Silly name? Check. Manual transmission? Check. Non-prestige badge? Check. Impractical number of doors? Check. And yup, 6 months into owning one, I’m glad I got one.
Yes, as I’d commented elsewhere in an earlier review by a fellow owner, it wasn’t the sharpest drive I’d tried (that would have been the Focus ST…ah yes…ST…) but it does provide the basis for quite a bit of fun all the same when taking on the back roads. In fact, when I started shopping it wasn’t even on the shortlist.
So, amidst all the choices, why this? Well, there’s the package (3 doors configuration aside, which requires a certain degree of flexibility to exit especially when parked in the garage) which included a decently-sized boot, rear headroom for average sized adults and a surprisingly decently-build interior which ticks the visual and tactile boxes quite thoroughly. And, bearing in mind beauty-beholder relation, I quite like the way it looks. To me the Pro_cee’d is what happens when the functionally sleek Cerato turns into after its had one too many on a Friday night out.
Killer warranty is a nice thought and the 6-month service intervals aren’t as costly as one would expect over the course of several years, thanks to capped price servicing numbers which aren’t as insane as one would expect, especially after taking into consideration 91-octane fuel capability (from a GDI engine, really?). And before we go off on a tangent regarding the “scandal” involving capped price service, the only comment I’ll make here is a recommendation to find out what the triggered it off. And I’m happy to report, after 6 months of mixed start-stop slog and hard back road driving which I have been averaging 8.2l/100km to-date the only interior rattles I get are from the coins in the removable cup holder.
Being the bog-standard non-GPS, non-Tech spec means there’s no sunroof (because mounting a bike rack was more important to me) and no touch screen on the centre console, both of which I am happy to live without but the HIDs on the Tech spec would have been nice. Free Google maps on my phone and a decent phone holder were reasons for giving the GPS upgrade a miss.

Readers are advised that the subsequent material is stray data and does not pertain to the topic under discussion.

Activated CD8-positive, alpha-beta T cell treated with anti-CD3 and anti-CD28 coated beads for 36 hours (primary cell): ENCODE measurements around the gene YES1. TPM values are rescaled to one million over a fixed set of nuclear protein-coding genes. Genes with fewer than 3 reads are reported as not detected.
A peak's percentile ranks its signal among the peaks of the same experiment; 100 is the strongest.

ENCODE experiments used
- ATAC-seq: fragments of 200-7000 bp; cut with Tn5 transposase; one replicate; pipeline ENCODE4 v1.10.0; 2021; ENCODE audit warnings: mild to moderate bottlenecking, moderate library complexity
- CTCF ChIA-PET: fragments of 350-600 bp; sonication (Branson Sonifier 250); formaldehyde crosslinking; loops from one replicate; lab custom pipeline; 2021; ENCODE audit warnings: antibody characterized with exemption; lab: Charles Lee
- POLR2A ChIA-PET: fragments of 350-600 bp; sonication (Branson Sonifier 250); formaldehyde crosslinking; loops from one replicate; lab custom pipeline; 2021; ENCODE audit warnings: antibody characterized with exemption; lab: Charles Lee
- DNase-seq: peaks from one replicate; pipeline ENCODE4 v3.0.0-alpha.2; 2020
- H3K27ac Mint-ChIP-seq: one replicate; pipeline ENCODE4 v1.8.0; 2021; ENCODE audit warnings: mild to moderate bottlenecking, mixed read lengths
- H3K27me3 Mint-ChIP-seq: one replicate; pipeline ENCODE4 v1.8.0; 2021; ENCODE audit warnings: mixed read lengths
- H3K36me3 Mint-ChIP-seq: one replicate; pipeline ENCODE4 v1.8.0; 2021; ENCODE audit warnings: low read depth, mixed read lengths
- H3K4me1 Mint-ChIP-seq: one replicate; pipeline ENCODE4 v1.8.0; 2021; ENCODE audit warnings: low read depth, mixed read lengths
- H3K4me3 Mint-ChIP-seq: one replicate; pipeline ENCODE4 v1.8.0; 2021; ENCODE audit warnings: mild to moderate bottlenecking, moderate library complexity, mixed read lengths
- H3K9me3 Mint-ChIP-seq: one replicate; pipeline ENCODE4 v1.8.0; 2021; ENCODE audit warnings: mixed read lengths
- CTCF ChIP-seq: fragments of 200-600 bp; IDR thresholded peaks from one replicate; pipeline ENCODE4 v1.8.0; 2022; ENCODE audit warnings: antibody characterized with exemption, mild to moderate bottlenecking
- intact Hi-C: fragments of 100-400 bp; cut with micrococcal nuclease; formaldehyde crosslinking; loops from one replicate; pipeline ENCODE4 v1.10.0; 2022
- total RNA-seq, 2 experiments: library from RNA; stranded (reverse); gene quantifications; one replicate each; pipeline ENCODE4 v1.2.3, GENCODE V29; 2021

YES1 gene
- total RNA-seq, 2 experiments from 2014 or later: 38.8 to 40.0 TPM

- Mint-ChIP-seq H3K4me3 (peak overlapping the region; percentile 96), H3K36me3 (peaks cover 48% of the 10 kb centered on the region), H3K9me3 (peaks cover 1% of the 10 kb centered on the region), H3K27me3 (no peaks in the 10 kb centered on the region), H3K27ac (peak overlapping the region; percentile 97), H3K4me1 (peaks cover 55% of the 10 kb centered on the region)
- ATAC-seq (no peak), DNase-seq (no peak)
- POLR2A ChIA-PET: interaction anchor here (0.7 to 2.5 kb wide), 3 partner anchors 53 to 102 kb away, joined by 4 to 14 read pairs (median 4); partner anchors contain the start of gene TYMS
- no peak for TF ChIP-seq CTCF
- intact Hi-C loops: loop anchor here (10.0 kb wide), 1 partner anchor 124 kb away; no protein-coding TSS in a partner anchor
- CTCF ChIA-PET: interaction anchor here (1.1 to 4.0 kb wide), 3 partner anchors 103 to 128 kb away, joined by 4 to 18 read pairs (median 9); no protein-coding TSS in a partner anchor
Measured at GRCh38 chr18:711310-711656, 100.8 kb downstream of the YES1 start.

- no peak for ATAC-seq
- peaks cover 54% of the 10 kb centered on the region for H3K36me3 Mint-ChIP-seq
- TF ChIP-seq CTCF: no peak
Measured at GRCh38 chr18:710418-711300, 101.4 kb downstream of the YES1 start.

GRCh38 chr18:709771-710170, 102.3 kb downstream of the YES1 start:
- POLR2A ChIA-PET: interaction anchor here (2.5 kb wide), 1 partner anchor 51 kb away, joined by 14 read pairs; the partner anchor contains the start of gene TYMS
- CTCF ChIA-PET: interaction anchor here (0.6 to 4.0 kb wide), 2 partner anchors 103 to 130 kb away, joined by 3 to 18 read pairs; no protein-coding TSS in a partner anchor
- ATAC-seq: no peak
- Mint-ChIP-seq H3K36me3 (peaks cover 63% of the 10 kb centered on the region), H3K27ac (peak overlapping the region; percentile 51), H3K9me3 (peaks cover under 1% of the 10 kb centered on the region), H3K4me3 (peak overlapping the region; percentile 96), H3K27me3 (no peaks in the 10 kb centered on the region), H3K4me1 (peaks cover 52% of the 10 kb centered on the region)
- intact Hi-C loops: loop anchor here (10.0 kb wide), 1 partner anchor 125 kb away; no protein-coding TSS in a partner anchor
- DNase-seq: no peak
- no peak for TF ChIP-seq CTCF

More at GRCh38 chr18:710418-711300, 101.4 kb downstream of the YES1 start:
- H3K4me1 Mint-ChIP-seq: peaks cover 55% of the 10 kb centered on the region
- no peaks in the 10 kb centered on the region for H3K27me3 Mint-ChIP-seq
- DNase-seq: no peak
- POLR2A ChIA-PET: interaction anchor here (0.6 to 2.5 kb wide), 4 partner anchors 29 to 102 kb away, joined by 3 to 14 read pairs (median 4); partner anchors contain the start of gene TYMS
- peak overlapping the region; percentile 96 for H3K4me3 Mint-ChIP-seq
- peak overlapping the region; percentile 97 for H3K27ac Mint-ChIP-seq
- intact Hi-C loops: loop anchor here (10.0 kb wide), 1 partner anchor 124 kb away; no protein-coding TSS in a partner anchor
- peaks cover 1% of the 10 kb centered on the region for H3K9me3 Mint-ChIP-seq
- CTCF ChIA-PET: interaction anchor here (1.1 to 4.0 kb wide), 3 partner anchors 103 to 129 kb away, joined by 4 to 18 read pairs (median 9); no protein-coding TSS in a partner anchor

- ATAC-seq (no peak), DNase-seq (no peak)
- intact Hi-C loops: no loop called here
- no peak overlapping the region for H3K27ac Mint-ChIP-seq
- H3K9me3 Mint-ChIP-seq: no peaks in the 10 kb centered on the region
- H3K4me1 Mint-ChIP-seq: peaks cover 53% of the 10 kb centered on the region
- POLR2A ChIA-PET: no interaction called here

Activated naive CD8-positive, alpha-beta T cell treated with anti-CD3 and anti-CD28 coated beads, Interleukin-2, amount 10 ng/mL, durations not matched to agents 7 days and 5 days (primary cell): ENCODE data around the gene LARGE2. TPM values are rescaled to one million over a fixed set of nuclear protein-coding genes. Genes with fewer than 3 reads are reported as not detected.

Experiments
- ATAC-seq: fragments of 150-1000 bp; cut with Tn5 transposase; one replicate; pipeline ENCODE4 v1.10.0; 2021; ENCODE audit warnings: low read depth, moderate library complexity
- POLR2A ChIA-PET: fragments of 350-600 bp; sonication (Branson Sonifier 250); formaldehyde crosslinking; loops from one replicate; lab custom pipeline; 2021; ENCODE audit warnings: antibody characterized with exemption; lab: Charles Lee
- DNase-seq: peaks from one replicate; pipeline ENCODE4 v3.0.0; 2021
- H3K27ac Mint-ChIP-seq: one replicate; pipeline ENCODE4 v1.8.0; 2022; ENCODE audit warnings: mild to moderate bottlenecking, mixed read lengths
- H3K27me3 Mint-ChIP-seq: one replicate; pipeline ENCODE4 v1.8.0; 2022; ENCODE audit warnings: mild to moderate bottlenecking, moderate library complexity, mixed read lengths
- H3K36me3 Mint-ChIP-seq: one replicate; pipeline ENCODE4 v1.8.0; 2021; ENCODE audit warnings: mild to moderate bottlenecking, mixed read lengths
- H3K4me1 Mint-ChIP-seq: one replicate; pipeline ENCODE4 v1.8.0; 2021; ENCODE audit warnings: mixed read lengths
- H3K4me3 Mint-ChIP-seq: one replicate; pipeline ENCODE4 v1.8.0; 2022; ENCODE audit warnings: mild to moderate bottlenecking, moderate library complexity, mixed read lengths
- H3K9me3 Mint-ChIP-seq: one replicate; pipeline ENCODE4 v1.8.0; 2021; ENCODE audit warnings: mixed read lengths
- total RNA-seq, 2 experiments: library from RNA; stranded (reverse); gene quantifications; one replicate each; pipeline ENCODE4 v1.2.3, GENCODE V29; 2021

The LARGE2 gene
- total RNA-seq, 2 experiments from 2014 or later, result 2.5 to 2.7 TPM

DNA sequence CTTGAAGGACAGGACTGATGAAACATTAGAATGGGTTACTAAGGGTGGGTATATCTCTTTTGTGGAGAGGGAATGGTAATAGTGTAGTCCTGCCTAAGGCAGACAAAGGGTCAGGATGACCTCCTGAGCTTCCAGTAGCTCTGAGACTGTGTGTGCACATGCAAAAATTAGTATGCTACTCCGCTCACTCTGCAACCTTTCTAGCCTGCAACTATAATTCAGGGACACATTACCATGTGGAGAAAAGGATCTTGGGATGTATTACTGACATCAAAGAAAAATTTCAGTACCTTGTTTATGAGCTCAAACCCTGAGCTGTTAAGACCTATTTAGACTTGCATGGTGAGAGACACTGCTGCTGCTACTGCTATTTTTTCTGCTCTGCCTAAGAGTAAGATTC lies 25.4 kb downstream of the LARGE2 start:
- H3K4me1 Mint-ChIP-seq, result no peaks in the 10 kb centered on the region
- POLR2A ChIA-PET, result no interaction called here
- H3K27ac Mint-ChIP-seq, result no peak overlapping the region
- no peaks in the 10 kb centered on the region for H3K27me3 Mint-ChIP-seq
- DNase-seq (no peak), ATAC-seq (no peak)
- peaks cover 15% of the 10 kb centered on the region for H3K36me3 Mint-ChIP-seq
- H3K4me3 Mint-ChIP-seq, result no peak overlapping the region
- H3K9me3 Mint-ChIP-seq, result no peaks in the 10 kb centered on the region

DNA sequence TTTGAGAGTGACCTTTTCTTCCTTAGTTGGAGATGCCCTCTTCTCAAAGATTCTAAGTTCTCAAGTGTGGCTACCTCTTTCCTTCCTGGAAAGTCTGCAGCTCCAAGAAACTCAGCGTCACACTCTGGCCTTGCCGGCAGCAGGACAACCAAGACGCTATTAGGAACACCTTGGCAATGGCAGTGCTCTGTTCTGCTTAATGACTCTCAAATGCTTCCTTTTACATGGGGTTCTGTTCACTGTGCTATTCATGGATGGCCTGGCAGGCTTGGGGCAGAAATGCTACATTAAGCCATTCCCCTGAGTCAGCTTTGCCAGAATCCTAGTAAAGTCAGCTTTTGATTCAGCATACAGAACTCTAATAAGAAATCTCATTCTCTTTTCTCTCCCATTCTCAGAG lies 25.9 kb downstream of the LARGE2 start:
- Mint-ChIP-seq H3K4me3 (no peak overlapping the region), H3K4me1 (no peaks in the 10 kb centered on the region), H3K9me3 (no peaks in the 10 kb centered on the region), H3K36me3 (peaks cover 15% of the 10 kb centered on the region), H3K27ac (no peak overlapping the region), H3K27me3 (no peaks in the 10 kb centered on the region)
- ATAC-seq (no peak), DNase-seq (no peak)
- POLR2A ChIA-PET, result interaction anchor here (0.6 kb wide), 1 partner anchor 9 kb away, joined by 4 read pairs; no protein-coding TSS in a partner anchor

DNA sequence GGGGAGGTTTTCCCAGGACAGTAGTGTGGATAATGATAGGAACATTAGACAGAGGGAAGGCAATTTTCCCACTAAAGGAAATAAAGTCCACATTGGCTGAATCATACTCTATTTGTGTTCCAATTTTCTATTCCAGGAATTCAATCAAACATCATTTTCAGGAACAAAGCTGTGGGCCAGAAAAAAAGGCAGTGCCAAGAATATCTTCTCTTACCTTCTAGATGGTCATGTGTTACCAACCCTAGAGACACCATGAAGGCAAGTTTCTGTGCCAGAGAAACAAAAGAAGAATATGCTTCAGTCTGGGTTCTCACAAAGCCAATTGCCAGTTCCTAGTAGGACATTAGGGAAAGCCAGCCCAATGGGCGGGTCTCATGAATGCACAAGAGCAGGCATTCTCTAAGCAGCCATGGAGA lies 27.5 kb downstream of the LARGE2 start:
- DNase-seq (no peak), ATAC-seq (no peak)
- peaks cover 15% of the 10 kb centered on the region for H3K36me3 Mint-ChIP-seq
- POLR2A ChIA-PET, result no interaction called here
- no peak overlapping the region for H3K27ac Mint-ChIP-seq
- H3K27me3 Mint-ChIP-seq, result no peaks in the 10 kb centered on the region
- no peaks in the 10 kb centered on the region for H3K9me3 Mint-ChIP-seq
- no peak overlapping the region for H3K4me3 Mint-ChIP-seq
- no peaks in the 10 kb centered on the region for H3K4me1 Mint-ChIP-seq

Sharing the same 1.6t power plant with its once-removed cousin from Hyundai and fraternal Koup twin, some turbo lag is occasionally noticeable but nowhere a showstopper while the 6-speed stick shift, although lacking the tactile feedback of an ST or Civic Type-R, does the job decent enough a job to keep my left palm warm on a frosty winter morning blast up to Lake Mountain.
Taking it down my favourite back roads, I find it sufficiently chuckable to be happy taking the longer route home from work, where torque and tyres work in near-unison to end a long day with a wide grin, while wondering if a less muffled exhaust note or stiffer ride would be things I would appreciate when not driving it hard and stuck in traffic on my daily pootle. Power and torque on the other hand, I don’t need but would welcome more of all the same. Another welcome element is the absence of torque steer which only shows up when you try rather hard. Or turn off the ESP.
Not seeing many of it on the road makes for interesting conversation as well. “Hey, I saw a silver one going past me today…” Actually sounds less inane than writing it here. Would a posher badge have helped with its popularity? Possibly, especially based on the sort of comments I’ve encountered such as “not being caught dead in a Korean…”, “Kia’s are little more than upmarket Protons…”, etc.
Prior to actually getting the Pro_cee’d I read various reviews in both local and foreign publications which mostly summed things up in quite the same manner as I would – it’s not the sharpest drive on the block and definitely won’t win any driving or handling awards. It also, to some extent, defies categorisation: hot hatch? Nope. That’s the Golf GTI, Megane RS, Focus ST, et al…the Pro_cee’d may have the size but lacks the numbers to keep up with these big boys. To put things in perspective, it has similar power and torque figures as a Mk5 Golf GTI. Pocket rocket? Not really either – it’s sort-of half a size larger than the other ST or GTI. Family hatch? Er…not really either, although once you get past the doors, the interior is surprisingly comfy in a snug way.
So there you have it -Peter Schreyer’s silly-named not-hot 3-door manual-only Euro-made Korean hatch. You either get it or you don’t. If like me, you did actually wonder about trying it, I would recommend at least putting any preconceived notions on hold and actually giving it a try.
Because now that they’ve decided to stop bringing it in, soon you won’t be able anymore.